Department stores aren't the only ones slashing prices for the holidays. The CMS seemed to be listening to concerns from the field about high costs when it unveiled the final version of a rule that makes its Medicare claims data accessible to selected regional quality organizations.
CMS drops cost of claims data in final rule
Such groups had long lamented the lack of available data on the quality and cost of care for older Americans, but the projected price tag included in the proposed rule—roughly $200,000 for three years of data on 2.5 million Medicare beneficiaries—was far too high for the lean, not-for-profit organizations most interested in the information, they said.
In the final rule, released Dec. 5, the CMS lowered the projected fee by 80%, to about $40,000 for three years of data.
“We are very pleased,” said David Hopkins, a senior adviser with the Pacific Business Group on Health, a San Francisco-based business coalition. “Consumers need better information about the quality of care provided by physicians, and you need a lot of patient data to reliably measure performance. That's what this gives us.”
Mandated by the healthcare reform law, the rule requires the CMS to provide extracts of administrative claims data to qualified entities for use in gauging provider performance in their regions. The agency says it expects about 35 applicants for approximately 25 spots open for eligible organizations. The rule will take effect in January, and the CMS will accept applications on a rolling basis with no deadline.
The CMS came up with the original $200,000 price listed in the proposed rule, announced June 3, by calculating the cost of processing applications, creating customized data sets, monitoring qualified entities and ensuring secure data transmission. But they backed off from that total after many regional quality groups said the cost would likely prevent them from participating.
The groups also argued that the quality reports and tools that they would produce with Medicare's data would serve a public good.
In response, the CMS omitted the program management fees from the total cost, bringing the fee for each entity down to about $40,000.
“CMS concurs that there are public interests at stake that justify narrowing the scope of what constitutes the cost of making this data available,” the agency said in the final rule.
In a news release, CMS Acting Administrator Marilyn Tavenner called the rule a “giant step forward” for transparency, competition and accountability. “This provision of the healthcare law will ensure consumers have the access they deserve to information that will help them receive the highest quality care at the best value for their dollar,” she said.
Jim Chase, president of Minneapolis-based Minnesota Community Measurement, applauded the price reduction, adding that his organization will probably apply for the program.
“Most of us are very small non-profits,” he said, referring to regional improvement organizations, “and we kind of had to laugh when the proposed rule came out. But now it's within our reach.”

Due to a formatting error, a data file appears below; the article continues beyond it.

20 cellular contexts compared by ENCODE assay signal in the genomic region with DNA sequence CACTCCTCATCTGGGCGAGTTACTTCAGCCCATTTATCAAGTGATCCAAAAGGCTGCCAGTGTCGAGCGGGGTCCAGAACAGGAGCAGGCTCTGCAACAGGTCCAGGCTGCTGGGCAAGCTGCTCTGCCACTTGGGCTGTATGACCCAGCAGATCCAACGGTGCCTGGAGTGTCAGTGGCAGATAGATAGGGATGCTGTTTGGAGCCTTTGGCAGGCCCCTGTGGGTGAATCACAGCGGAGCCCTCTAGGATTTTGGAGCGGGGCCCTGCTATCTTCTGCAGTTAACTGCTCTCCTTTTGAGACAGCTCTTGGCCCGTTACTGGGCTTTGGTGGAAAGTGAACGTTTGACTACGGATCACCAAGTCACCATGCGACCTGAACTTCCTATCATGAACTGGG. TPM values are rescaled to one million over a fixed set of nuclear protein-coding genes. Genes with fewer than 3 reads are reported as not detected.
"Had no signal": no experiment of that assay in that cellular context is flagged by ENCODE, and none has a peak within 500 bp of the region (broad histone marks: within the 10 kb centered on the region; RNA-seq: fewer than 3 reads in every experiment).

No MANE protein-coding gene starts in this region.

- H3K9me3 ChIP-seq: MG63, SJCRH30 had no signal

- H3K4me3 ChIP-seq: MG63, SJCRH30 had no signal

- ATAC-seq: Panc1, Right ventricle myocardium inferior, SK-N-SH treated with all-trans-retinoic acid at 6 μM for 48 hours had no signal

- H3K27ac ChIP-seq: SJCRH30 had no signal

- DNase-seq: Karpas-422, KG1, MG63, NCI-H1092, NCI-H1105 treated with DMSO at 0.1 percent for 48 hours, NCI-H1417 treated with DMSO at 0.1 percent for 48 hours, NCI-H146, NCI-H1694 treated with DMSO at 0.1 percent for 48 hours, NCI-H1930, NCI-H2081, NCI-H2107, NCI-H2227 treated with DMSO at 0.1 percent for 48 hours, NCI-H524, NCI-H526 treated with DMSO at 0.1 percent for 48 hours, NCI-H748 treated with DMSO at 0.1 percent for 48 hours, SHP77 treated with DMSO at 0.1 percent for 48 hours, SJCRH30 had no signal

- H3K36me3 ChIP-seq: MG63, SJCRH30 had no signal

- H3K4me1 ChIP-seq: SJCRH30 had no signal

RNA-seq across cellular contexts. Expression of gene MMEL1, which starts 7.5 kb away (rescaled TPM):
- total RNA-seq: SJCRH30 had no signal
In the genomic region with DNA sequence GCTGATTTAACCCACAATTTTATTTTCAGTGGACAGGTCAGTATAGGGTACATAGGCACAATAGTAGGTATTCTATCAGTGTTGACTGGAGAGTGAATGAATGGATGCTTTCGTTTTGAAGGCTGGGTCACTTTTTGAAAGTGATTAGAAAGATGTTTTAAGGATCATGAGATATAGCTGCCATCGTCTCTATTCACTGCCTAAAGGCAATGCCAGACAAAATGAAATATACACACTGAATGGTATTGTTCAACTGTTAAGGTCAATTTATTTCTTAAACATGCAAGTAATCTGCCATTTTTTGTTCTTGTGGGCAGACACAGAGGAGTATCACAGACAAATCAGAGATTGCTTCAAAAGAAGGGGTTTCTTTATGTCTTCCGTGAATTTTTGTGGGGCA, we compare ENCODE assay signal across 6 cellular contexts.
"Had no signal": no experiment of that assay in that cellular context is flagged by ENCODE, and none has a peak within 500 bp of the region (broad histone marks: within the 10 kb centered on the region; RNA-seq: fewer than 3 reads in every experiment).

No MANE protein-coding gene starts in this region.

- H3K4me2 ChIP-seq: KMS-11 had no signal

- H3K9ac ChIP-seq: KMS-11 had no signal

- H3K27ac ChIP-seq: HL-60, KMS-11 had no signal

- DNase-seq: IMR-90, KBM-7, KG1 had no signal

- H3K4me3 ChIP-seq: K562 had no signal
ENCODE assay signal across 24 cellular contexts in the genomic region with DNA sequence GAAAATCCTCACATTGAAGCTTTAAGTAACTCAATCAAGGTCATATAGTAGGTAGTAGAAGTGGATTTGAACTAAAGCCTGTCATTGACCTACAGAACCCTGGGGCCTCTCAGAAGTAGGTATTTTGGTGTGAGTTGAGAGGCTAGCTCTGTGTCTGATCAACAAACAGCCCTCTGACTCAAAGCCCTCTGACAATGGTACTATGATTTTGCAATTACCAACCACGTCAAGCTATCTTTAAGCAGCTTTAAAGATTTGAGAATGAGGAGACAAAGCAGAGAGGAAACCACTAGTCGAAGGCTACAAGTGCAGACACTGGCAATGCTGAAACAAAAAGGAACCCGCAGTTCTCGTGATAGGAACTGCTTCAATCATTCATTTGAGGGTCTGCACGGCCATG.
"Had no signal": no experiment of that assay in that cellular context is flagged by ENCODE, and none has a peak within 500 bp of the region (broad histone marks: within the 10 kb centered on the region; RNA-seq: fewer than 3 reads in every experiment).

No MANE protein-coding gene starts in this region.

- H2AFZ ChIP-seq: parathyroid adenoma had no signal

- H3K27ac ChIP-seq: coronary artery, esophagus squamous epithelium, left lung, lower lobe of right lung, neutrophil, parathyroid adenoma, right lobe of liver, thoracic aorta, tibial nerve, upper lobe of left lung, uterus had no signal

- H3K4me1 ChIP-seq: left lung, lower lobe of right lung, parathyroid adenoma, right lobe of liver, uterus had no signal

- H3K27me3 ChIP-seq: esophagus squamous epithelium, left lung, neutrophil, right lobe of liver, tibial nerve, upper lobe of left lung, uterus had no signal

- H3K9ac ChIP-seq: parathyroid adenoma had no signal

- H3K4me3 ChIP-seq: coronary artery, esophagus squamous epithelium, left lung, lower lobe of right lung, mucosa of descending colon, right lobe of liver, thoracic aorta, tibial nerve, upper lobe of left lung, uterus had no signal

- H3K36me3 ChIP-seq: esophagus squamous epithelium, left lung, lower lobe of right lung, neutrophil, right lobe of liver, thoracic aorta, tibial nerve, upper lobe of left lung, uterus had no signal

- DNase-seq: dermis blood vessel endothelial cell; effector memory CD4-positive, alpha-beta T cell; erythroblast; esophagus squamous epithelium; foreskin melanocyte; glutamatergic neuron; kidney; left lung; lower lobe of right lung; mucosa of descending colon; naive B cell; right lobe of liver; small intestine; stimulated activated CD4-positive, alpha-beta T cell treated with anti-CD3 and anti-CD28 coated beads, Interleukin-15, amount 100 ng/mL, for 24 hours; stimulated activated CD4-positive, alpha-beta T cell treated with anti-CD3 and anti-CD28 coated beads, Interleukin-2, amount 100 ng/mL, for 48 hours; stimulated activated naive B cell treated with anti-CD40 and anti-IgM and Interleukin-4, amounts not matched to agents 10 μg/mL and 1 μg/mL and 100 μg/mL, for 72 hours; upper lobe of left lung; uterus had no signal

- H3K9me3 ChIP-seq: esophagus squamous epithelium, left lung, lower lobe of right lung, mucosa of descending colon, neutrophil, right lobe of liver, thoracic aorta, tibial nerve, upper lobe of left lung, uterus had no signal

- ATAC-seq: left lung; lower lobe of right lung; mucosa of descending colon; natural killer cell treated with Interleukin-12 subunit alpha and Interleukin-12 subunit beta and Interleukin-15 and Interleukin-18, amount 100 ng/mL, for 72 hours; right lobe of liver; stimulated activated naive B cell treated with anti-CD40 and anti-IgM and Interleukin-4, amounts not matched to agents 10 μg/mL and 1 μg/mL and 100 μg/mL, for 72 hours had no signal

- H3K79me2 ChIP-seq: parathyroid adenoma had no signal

The reduced cost isn't the only welcome change in the final version, said Harold Miller, president and CEO of the Network for Regional Healthcare Improvement, Pittsburgh, a membership association for regional healthcare improvement collaboratives. In August, NRHI submitted extensive comments on the proposed rule, Miller said.
“We were very pleased because the final rule incorporates almost all of the changes that we recommended,” he said.
Among those changes was a provision that allows organizations to apply at any point during the year, giving much more flexibility than the proposed March 31 deadline, Miller said. The CMS will also provide data to participating organizations on a quarterly instead of yearly basis. And the final rule also allows qualified entities to use a new measure if it is scientifically sound and meets the needs of their local population, a provision that NRHI had pushed for, he said.
“If a measure makes sense in your market and local stakeholders support it, you don't have to go through a long notice-and-comment period,” Miller explained. “That is one opportunity to get some real innovation.”
The CMS also said it will provide qualified entities with a crosswalk file of Medicare beneficiary data with patient identifiers, enabling participating organizations to connect patient-level clinical data with claims data and give local physicians more detailed feedback on their performance.
The crosswalk provides another level of accuracy and specificity, said Mylia Christensen, executive director of Oregon Health Care Quality Corp., Portland, adding that her organization plans to apply to become a qualified entity.
There were some changes that NRHI had hoped for that did not make it into the final rule, Miller said. For instance, the CMS kept a provision requiring qualified entities to re-apply every three years, instead of allowing approval to extend indefinitely, as NRHI had suggested.
But the few gripes are minor, especially because so many of NRHI's larger concerns were addressed, Miller said.
“They made so many things better,” he said. “They did great work and they made the program much more feasible and useful.”
The agency's flexibility in this instance could signal a willingness to work with regional quality organizations on other projects, Christensen said.
“CMS recognized the strength and experience of regional healthcare collaboratives, and that is very significant,” she said. “I think it bodes well for future collaborative opportunities, especially with the large innovation grants that are coming soon.”
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